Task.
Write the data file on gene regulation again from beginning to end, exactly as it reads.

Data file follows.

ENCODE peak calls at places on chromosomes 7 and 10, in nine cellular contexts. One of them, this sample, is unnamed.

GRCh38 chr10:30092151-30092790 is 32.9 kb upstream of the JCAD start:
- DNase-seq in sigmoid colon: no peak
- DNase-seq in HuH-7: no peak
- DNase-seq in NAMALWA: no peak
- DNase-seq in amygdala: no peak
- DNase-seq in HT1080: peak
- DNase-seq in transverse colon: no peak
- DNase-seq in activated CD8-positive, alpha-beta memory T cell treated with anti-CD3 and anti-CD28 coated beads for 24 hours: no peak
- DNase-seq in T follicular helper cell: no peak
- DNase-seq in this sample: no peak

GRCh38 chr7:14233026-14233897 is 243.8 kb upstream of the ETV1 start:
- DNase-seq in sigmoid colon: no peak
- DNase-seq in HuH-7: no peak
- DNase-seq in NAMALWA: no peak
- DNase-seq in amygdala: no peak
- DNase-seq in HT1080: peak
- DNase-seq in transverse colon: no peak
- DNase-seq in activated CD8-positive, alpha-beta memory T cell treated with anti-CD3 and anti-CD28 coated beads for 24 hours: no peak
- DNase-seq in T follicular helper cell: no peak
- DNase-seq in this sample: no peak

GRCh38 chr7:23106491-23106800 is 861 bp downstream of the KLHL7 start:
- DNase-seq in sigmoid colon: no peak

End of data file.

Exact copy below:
ENCODE peak calls at places on chromosomes 7 and 10, in nine cellular contexts. One of them, this sample, is unnamed.

GRCh38 chr10:30092151-30092790 is 32.9 kb upstream of the JCAD start:
- DNase-seq in sigmoid colon: no peak
- DNase-seq in HuH-7: no peak
- DNase-seq in NAMALWA: no peak
- DNase-seq in amygdala: no peak
- DNase-seq in HT1080: peak
- DNase-seq in transverse colon: no peak
- DNase-seq in activated CD8-positive, alpha-beta memory T cell treated with anti-CD3 and anti-CD28 coated beads for 24 hours: no peak
- DNase-seq in T follicular helper cell: no peak
- DNase-seq in this sample: no peak

GRCh38 chr7:14233026-14233897 is 243.8 kb upstream of the ETV1 start:
- DNase-seq in sigmoid colon: no peak
- DNase-seq in HuH-7: no peak
- DNase-seq in NAMALWA: no peak
- DNase-seq in amygdala: no peak
- DNase-seq in HT1080: peak
- DNase-seq in transverse colon: no peak
- DNase-seq in activated CD8-positive, alpha-beta memory T cell treated with anti-CD3 and anti-CD28 coated beads for 24 hours: no peak
- DNase-seq in T follicular helper cell: no peak
- DNase-seq in this sample: no peak

GRCh38 chr7:23106491-23106800 is 861 bp downstream of the KLHL7 start:
- DNase-seq in sigmoid colon: no peak